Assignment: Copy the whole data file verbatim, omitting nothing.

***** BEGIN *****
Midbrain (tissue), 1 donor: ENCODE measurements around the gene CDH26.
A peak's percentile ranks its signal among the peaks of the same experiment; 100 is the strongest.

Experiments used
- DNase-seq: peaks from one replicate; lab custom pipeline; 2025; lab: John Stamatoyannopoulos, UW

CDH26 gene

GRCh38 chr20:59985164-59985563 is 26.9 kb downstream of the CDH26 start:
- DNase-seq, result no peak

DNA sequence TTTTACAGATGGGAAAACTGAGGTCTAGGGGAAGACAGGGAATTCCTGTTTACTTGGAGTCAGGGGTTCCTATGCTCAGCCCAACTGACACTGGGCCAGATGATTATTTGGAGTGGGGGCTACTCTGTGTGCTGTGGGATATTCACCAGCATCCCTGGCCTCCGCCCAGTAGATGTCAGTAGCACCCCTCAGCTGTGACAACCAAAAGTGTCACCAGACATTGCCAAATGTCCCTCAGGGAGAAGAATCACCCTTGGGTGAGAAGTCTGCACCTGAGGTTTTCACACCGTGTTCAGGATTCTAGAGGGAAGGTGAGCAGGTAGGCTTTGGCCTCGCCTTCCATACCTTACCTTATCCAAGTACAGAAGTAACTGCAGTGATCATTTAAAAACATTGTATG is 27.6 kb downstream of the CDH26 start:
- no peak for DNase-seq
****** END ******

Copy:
Midbrain (tissue), 1 donor: ENCODE measurements around the gene CDH26.
A peak's percentile ranks its signal among the peaks of the same experiment; 100 is the strongest.

Experiments used
- DNase-seq: peaks from one replicate; lab custom pipeline; 2025; lab: John Stamatoyannopoulos, UW

CDH26 gene

GRCh38 chr20:59985164-59985563 is 26.9 kb downstream of the CDH26 start:
- DNase-seq, result no peak

DNA sequence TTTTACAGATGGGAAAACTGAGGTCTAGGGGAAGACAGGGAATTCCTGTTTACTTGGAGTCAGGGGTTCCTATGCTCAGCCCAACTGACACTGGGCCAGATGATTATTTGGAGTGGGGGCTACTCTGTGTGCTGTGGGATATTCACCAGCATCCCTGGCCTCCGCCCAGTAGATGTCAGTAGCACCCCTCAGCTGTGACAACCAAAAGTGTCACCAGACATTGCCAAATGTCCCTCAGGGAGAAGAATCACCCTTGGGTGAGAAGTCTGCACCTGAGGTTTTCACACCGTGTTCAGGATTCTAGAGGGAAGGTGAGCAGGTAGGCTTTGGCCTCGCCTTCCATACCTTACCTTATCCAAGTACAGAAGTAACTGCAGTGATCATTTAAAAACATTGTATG is 27.6 kb downstream of the CDH26 start:
- no peak for DNase-seq